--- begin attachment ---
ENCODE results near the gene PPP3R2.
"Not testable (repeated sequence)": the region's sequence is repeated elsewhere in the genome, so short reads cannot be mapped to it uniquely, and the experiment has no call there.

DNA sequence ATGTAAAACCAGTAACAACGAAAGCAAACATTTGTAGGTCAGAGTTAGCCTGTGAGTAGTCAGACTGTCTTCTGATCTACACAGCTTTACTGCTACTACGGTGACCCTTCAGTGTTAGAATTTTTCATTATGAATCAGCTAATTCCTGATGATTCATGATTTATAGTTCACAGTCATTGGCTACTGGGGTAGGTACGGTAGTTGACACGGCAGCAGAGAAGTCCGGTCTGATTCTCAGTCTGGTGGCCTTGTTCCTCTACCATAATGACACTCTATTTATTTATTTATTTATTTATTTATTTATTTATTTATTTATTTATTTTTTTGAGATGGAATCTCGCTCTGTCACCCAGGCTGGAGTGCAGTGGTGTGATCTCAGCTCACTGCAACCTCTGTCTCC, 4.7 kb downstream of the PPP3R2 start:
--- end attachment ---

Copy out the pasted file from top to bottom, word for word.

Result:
ENCODE results near the gene PPP3R2.
"Not testable (repeated sequence)": the region's sequence is repeated elsewhere in the genome, so short reads cannot be mapped to it uniquely, and the experiment has no call there.

DNA sequence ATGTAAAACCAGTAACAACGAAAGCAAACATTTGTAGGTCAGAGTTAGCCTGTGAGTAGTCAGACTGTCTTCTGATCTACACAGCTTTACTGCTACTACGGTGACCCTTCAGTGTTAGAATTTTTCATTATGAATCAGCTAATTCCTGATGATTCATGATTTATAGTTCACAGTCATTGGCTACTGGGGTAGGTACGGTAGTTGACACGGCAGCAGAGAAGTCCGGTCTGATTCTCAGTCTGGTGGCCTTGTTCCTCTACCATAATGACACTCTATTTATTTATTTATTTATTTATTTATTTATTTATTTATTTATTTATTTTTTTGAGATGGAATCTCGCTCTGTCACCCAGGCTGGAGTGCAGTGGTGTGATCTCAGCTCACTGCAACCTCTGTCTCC, 4.7 kb downstream of the PPP3R2 start: